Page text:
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Monday, July 22, 2024

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VP Kamala Harris says she plans to 'earn and win' Democratic nomination after Joe Biden drops out and endorses her; New Alabama bill threatens voter rights, legal challenge ensues; Fact-checking GOP claims on immigrants; Water contamination a concern in Midwest flood aftermath.

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President Joe Biden drops his 2024 re-election bid. He's endorsing Vice President Kamala Harris to take his spot on the ticket, and election experts say they see benefits to this decision.

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It's grass-cutting season and with it, rural lawn mower races, Montana's drive-thru blood project is easing shortages, rural Americans spend more on food when transportation costs are tallied, and a lack of good childcare is thwarting rural business owners.

New Tool Offers Legal Resources for Common Issue: Debt Collection

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Tuesday, July 26, 2022   

A new website is helping Montanans answer tricky legal questions about debt.

The Montana Legal Services Association has launched MontanaDebtOptions.org to offer resources for those dealing with consumer debt.

Alex Clark, community legal education coordinator for the Association, said the website is designed for any Montanan with a debt question who is afraid of losing income or property due to debt collection.

"We created some custom answers based on people's individual experiences with debt collectors that are pretty common to give them an idea of what might be crossing the line and what is actually legal," Clark explained.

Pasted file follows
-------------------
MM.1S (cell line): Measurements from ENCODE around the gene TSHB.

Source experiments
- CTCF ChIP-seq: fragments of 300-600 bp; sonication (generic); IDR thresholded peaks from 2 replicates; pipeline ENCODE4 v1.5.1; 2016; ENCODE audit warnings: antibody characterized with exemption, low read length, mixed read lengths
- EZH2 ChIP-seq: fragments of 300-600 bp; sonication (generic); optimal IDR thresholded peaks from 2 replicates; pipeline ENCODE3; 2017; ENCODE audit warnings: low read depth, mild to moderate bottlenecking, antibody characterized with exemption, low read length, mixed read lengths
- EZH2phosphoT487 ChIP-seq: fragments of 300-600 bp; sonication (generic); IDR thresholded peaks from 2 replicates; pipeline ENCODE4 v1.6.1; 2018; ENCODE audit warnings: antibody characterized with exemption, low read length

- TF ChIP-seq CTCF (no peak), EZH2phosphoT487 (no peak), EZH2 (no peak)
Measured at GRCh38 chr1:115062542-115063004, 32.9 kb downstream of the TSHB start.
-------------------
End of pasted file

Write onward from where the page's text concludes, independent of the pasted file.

Nationwide, about 64 million Americans have debt in collections, according to the Urban Institute.

The Montana Legal Services Association helped more than 350 clients with consumer debt issues last year. The website also includes a garnishment calculator to verify if a debt collector is taking the right amount from a person's wages.

Clark pointed out many people struggle when they are served with a lawsuit. He noted to participate in a lawsuit, people have to file a written response to the court by the deadline outlined in the serving papers, but it can be hard to identify.

"As we all know, court papers are really scary," Clark stated. "They're hard to understand. It's not really clear-cut what to do, and if you can't afford an attorney, you don't know where to go. So we're trying to change that."

Debt lawsuits are among the most common civil court cases in the country. But less than 10% of people have legal representation in such cases, according to the Pew Charitable Trusts.

Many simply don't show up to court, with about 70% of cases ending in default in favor of the debt collector. The website emphasized it shouldn't take the place of advice from a lawyer.

Disclosure: The Montana Legal Services Association contributes to our fund for reporting on Civil Rights, Human Rights/Racial Justice, Poverty Issues, and Social Justice. If you would like to help support news in the public interest, click here.


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